Do You Hate Working With Your Partner?

Phil, a West Coast paramedic/ firefighter working in a medium-sized fire department, spent seven years rotating between the engine and the ambulance, working mostly on the ambulance. He started as a volunteer in high school, then attended the local community college to get his Firefighter I and II and EMT certifications. Later, after being hired by the fire department, he went to paramedic school and took other classes in preparation for his career. He truly enjoyed his job and loved going to work.

But his enthusiasm ended last January, when the chief issued the new shift and crew assignments. To Phil’s dismay, he learned he was assigned with Mark. His heart dropped into his stomach. Nobody wanted to work with Mark. Mark bounced from shift to shift and station to station. Battalion chiefs would draw straws each year to see who would have to take Mark in their district and shift.

Work in the profession long enough and you will eventually wind up with a partner you hate working with, making you muster every bit of energy just to come to work. To make matters worse, you usually spend more time with your partner in a week than you do with your family. There’s nowhere to hide – it’s just the two of you working on the ambulance.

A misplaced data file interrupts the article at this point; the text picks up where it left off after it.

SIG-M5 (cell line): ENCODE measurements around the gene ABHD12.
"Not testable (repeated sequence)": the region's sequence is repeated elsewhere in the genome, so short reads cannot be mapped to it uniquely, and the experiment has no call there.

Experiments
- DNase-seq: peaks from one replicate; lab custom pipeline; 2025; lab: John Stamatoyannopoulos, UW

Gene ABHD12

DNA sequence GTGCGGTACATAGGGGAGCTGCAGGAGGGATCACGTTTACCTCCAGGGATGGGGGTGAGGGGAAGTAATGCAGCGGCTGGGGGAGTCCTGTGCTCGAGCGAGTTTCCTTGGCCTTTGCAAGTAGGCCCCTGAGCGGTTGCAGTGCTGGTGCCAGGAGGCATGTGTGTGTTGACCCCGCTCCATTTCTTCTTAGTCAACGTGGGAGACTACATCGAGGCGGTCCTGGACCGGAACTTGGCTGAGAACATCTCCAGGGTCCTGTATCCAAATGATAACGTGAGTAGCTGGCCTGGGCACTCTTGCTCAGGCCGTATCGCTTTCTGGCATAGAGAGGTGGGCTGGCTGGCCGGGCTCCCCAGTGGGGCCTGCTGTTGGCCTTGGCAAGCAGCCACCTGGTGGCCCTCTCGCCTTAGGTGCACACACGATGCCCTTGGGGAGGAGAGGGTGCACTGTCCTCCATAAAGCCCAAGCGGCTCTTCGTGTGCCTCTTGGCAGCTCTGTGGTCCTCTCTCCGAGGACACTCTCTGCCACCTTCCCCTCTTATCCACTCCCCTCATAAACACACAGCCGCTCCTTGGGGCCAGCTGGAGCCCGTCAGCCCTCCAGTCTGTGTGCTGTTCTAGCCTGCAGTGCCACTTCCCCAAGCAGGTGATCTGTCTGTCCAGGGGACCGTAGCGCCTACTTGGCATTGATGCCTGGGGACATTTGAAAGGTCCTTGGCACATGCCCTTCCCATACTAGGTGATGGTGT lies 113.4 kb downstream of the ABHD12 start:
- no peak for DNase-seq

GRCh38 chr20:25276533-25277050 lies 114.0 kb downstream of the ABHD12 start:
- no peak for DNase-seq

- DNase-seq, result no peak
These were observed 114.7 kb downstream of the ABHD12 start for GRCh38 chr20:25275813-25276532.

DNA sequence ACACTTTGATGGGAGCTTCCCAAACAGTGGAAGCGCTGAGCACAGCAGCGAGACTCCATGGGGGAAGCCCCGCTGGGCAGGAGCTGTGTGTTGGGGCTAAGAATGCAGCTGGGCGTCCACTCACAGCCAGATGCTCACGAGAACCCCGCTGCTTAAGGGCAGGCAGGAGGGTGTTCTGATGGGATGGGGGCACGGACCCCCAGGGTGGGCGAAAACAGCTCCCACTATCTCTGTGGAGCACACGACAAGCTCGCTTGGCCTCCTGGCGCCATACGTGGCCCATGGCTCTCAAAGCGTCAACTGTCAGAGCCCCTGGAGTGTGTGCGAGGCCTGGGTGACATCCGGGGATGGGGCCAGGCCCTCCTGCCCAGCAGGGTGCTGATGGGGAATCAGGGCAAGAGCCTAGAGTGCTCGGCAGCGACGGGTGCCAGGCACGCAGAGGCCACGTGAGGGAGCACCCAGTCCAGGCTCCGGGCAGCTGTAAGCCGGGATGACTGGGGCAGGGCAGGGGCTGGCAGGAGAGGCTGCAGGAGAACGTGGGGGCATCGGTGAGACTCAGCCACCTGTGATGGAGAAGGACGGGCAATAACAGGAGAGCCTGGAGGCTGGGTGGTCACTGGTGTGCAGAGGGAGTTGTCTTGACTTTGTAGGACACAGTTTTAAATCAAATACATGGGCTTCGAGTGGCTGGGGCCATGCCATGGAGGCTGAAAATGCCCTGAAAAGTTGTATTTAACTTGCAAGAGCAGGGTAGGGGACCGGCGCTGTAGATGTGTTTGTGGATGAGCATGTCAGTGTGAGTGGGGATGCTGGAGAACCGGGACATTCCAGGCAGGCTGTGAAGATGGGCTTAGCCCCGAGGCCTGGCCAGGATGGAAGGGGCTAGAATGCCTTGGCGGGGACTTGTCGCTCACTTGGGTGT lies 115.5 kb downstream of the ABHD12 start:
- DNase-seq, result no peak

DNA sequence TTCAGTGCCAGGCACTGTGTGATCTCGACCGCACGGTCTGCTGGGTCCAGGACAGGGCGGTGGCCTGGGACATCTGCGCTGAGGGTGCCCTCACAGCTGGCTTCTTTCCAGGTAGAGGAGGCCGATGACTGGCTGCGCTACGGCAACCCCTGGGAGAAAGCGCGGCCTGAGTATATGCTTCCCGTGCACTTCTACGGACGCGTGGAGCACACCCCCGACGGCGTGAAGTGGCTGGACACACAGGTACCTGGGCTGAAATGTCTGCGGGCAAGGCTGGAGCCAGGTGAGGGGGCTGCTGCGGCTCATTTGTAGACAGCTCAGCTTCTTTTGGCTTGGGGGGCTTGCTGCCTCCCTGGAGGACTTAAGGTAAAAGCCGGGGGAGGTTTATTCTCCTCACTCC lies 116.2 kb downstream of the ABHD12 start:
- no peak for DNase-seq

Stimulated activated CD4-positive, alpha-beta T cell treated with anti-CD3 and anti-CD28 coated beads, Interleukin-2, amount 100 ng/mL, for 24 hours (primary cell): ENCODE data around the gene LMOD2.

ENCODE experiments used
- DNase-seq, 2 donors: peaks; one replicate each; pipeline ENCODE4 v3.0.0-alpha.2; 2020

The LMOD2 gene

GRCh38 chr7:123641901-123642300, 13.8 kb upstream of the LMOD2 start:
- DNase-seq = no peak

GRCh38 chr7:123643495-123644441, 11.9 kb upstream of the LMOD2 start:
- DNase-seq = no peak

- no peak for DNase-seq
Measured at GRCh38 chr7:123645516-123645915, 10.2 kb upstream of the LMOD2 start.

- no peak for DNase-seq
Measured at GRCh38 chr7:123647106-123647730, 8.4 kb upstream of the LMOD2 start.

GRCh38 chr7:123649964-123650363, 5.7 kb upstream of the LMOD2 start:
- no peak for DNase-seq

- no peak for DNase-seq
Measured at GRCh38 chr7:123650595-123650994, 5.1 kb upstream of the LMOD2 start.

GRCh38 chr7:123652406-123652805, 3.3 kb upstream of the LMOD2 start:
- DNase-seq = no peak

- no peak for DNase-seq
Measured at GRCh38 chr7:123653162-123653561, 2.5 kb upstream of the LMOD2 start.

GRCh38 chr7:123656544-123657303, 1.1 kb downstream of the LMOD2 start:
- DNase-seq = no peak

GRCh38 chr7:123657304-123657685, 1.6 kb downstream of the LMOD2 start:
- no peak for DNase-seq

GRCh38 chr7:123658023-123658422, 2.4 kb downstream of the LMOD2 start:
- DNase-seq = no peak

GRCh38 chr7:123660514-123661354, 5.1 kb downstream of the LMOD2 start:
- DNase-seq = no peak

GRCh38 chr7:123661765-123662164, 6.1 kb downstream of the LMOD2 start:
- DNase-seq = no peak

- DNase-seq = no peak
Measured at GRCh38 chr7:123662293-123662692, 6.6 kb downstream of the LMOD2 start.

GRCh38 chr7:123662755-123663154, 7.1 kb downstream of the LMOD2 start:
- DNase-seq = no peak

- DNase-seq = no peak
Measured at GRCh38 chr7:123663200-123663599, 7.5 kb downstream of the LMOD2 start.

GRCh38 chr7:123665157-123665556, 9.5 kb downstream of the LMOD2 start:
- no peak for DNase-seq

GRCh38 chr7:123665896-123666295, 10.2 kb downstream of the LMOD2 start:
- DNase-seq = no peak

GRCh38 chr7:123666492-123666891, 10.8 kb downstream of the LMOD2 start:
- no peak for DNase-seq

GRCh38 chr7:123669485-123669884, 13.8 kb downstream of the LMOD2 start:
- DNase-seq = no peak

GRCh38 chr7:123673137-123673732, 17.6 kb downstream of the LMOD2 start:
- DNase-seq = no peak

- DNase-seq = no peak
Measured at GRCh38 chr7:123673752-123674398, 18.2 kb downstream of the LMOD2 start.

Mark is every paramedic/firefighter’s nightmare. He constantly brags about how good a paramedic and firefighter he is, complains about everything, has no manners, and is downright rude to people on calls. Just one of these behaviors can be enough to ruin your shift and make you not look forward to coming to work.

Based upon these behaviors, I have come up with some categories of partners with whom you might not want to work:

  • “The Locomotive” – The partner who expresses constant negativity by steamrolling over people. He wants to start a fight, is rude and hostile to everyone on the scene, and yells at bystanders to get out of his way, even if the bystander tried to aid the victim prior to the medic’s arrival.

    Possibly the worst of all is his rudeness to people on a call. In many cases you are already walking into a heated or emotional situation where the tension can be cut with a knife. All you need to do is add one rude or hostile paramedic/firefighter to the mix and suddenly everybody turns on you and your partner. Then you find yourself calling for the police to urgently respond to the scene for assistance.

  • “The Telexaggerationist” – The paramedic/firefighter who becomes offensive when he finds out upon arrival that the call did not meet his expectations. A good example of this occurs when what at first appears to be a shooting call turns out to be an ordinary sick case – i.e., the patient has been sick for two weeks with general weakness.